The really exciting thing about open data is that it can continue to be re-mixed and re-used by more generations, mashing it together with other data to create more stuff. Data, unlike narrative human language, is inherently composed of a bunch of individual pieces just begging to be mixed and matched … and then someone else whats to take that new database you created and do  it AGAIN mixing with other sources, and so on down the road.

Can they take my aggregated database (including several sources of data, some CC-BY from a variety of licensors), and take out individual pieces, and put it in their own new database mixed together with a bunch MORE sources?


But it’s not up to ME, right?

If you really want the data to be re-useable, just CC0/public-domain/no-rights-claimed with it.

c. Regarding explicit licenses for metadata

Owen Stephens has encountered many points of view regarding licences for metadata.  Here he offers the following:

In the course of this work I’ve co-authored the JISC Guide to Open Bibliographic Data and become a signatory of the Discovery Open Metadata Principles. Recently I’ve been discussing some of the issues around licensing with Ed Chamberlain and others (see Ed’s thoughts on licensing on the CUL-COMET blog), and over coffee this morning I was trying to untangle  the issues and reasons for specific approaches to licensing – for some reason they formed in my head as a set of Q&A so I’ve jotted them down in this form… at the moment this is really to help me with my thinking but I thought I’d share in case.

d. A proposed 4-star scheme for linked open cultural metadata

This from the LOD-LAM Summit (International Linked Open Data in Libraries Archives and Museums Summit June 2-3, 2011 San Francisco):

One of the outcomes of last week’s LOD-LAM Summit was a draft document proposing a new way to assess the openness/usefulness of linked data for the LAM community. This is a work in progress, but is already provoking interesting debate on our options as we try to create a shared strategy. Here’s what the document looks like today, and we welcome your comments, questions and feedback as we work towards version 1.0.

e. Other resources:

3. Books

a. Google Books project … metadata

(1) Leonid Taycher Books of the W orld, S tand up and be C ounted!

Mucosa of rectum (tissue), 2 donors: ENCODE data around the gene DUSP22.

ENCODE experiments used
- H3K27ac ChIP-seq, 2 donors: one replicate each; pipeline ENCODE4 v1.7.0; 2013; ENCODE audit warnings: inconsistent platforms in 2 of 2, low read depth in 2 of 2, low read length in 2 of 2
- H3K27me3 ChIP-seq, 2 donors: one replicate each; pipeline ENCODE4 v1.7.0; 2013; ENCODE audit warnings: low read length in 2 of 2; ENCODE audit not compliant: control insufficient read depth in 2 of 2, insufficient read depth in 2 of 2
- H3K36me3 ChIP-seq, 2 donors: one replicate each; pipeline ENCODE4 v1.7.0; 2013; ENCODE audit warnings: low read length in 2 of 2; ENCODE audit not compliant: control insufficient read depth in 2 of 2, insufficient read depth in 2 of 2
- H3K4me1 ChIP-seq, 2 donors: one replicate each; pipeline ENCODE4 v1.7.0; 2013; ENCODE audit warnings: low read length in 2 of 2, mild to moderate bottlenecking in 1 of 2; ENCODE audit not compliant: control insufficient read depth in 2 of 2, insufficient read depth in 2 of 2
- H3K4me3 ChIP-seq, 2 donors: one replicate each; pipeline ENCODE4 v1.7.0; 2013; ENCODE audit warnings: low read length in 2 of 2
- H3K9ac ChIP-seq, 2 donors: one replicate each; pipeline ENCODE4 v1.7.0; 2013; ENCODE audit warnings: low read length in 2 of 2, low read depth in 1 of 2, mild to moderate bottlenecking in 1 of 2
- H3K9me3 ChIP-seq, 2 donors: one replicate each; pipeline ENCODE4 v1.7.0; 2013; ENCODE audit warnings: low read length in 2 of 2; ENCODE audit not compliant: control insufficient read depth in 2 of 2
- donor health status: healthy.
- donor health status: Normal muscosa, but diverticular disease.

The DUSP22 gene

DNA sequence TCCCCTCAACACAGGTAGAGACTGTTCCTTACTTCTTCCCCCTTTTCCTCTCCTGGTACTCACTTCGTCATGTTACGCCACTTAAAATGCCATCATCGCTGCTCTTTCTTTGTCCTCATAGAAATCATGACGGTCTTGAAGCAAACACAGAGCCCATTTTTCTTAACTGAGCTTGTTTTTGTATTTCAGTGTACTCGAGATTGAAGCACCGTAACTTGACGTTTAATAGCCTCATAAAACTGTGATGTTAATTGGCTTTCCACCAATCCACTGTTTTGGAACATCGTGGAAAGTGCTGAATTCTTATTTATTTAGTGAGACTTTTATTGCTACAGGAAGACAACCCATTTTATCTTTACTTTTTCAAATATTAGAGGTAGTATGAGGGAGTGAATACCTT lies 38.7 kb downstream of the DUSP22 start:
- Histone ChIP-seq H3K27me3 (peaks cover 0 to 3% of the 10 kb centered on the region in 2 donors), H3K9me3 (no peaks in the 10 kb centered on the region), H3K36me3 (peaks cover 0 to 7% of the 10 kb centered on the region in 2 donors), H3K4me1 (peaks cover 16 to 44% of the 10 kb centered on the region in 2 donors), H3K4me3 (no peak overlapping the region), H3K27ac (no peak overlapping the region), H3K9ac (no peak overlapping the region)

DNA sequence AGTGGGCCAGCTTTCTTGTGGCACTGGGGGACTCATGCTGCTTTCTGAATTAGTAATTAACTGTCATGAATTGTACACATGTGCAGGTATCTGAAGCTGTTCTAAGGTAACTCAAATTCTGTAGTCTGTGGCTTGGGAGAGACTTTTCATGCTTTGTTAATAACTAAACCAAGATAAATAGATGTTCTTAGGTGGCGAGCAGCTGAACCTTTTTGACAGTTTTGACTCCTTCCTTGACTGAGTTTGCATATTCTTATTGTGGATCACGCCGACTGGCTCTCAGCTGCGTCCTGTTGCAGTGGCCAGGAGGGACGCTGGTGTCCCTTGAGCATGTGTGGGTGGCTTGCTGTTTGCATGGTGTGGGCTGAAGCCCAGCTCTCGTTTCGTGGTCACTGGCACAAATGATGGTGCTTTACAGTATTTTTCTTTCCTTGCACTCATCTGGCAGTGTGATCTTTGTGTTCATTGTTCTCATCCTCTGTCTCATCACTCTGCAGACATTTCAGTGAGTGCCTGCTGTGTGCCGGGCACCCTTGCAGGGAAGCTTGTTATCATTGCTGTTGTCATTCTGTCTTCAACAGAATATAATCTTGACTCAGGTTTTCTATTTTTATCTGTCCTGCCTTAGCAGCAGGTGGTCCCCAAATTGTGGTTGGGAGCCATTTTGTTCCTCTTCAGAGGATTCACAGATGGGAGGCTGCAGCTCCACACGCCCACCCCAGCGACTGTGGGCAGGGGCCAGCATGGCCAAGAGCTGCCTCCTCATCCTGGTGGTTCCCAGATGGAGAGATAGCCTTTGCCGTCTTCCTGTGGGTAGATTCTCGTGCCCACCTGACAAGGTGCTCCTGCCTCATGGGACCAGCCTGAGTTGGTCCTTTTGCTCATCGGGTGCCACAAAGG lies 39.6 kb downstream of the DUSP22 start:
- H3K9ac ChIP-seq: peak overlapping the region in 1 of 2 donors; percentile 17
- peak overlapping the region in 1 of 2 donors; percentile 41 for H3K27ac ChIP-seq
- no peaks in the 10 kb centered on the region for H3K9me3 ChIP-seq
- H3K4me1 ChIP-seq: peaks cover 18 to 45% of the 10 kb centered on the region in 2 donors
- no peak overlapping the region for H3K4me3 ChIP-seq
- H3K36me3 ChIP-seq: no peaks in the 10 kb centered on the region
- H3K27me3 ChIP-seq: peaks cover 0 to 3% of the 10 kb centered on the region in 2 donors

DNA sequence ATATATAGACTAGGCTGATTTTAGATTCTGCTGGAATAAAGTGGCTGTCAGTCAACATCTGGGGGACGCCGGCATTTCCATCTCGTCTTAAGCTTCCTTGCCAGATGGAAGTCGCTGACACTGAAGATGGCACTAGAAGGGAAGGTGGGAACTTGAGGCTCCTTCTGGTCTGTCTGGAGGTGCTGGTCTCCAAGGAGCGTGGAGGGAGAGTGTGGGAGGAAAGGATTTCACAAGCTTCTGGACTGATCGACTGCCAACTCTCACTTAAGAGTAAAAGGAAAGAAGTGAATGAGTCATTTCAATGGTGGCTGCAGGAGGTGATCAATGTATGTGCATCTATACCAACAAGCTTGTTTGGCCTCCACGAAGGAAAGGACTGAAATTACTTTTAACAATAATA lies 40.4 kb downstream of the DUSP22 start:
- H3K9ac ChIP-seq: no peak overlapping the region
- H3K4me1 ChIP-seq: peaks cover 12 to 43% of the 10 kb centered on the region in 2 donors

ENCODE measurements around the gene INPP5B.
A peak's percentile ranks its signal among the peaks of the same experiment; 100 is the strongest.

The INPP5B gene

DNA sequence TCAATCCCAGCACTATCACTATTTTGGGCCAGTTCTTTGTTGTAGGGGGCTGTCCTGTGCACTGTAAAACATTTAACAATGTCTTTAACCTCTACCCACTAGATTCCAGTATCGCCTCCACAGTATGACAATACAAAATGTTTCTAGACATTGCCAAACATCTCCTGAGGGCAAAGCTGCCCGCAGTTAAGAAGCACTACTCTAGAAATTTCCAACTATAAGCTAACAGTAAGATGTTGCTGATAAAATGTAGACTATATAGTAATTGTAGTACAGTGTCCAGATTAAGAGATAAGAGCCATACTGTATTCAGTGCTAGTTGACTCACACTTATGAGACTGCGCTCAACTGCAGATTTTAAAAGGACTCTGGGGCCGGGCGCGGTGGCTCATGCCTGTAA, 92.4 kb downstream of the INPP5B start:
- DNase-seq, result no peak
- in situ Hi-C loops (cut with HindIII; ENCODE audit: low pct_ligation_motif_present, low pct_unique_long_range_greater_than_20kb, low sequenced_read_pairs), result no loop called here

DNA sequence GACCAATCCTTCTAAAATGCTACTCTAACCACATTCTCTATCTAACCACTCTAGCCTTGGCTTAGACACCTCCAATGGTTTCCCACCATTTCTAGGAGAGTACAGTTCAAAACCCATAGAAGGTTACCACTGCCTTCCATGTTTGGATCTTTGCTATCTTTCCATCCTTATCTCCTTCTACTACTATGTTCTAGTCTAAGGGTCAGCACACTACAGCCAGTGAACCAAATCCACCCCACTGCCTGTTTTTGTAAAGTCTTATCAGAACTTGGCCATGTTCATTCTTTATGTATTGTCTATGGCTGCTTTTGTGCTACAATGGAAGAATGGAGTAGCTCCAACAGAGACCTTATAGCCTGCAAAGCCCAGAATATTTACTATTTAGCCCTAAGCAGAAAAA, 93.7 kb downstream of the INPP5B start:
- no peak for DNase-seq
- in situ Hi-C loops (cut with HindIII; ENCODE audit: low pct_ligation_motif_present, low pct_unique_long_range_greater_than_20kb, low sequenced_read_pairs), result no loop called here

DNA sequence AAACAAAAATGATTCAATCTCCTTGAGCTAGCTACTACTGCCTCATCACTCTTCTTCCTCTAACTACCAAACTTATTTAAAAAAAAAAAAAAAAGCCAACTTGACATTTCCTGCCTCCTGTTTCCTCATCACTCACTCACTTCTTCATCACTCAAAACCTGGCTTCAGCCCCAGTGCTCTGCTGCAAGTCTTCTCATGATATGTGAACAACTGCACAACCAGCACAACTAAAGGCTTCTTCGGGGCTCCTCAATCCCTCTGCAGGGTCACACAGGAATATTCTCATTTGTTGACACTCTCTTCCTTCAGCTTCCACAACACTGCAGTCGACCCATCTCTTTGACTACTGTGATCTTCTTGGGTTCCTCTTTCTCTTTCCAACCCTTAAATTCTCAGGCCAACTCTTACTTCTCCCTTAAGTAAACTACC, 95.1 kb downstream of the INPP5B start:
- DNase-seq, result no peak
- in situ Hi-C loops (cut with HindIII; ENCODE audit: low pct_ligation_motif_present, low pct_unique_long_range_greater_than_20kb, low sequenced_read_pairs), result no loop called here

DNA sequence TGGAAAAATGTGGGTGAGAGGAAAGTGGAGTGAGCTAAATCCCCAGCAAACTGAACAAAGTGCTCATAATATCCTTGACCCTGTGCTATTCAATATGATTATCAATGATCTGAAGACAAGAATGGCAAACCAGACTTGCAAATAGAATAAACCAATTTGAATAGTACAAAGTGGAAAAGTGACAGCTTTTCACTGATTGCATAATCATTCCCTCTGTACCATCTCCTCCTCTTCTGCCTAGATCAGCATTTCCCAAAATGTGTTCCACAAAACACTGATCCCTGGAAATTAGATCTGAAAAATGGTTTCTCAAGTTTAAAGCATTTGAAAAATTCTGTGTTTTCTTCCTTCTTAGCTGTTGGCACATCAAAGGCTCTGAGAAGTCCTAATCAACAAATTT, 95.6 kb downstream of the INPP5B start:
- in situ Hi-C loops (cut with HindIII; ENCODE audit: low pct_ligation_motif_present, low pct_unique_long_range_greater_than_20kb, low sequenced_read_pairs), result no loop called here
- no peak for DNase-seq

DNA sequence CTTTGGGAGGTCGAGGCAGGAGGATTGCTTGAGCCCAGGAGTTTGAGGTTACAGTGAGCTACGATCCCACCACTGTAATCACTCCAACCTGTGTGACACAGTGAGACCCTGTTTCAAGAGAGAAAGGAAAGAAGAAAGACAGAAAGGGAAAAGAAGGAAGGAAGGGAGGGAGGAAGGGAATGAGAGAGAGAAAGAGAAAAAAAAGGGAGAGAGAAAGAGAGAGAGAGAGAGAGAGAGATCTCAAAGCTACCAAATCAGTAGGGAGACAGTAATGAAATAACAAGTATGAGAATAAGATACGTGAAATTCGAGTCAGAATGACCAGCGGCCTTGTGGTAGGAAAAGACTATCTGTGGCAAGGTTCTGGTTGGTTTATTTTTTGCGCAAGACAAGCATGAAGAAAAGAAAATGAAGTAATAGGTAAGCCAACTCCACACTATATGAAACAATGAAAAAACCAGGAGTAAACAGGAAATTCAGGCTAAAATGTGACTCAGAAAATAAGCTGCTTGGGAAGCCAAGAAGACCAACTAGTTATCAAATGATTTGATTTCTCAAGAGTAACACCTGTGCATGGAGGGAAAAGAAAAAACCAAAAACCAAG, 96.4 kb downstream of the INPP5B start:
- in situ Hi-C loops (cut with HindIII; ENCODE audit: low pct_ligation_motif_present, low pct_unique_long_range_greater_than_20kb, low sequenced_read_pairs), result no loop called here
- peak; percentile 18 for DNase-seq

We collect metadata from many providers (more than 150 and counting) that include libraries, WorldCat, national union catalogs and commercial providers. At the moment we have close to a billion unique raw records.
[how many of these original cataloging by national and other libraries?]

We then further analyze these records to reduce the level of duplication within each provider, bringing us down to close to 600 million records.

(2) Eric Hellman Google E xposes B ook M etadata P rivates at ALA F orum

Kurt Groetsch reported on Google’s metadata processing. They have over 100 bibliographic data sources, including libraries, publishers, retailers and aggregators of review and jacket covers. The library data includes MARC records, anonymized circulation data and authority files. The publisher and retailer data is mostly ONIX formatted XML data. They have amassed over 800 million bibliographic records containing over a trillion fields of data.

(3) Jon Orwant Creating a Trillion-Field Catalog: Metadata in Google Books

This video captures his presentation to the 2010 Charleston Conference, November, 2010

b. Library catalogs and sub-collections of records published as linked data

(1) British Library shares around 14 million bibliographic records [ access paths]

The British Library is to make its extensive collections of bibliographic records available for free to researchers and other libraries.

The UK national library has around 14 million catalogue records comprising a wealth of bibliographic data. The initiative announced today will help expose this vast dataset to users worldwide, allowing researchers and other libraries to access and retrieve bibliographic records for publications dating back centuries and relating to every conceivable subject area.

The new free service will operate in parallel to the British Library’s priced bulk MARC data supply activity which is used extensively by large commercial customers.

“By making the British Library’s bibliographic data available in new ways for wider, non-commercial use we want to encourage users beyond the traditional library world to explore and use this important international resource,” said Neil Wilson, the British Library’s Head of Metadata Services.

(2) British Library JISC OpenBibliography: British Library data release

The JISC OpenBibliography project is excited to announce that the British Library is providing a set of bibliographic data under CC0 Public Domain Dedication Licence.

We have initially received a dataset consisting of approximately 3 million records, which is now available as a CKAN package. This dataset consists of the entire British National Bibliography, describing new books published in the UK since 1950; this represents about 20% of the total BL catalogue, and we are working to add further releases. In addition, we are developing sample access methods onto the data, which we will post about later this week.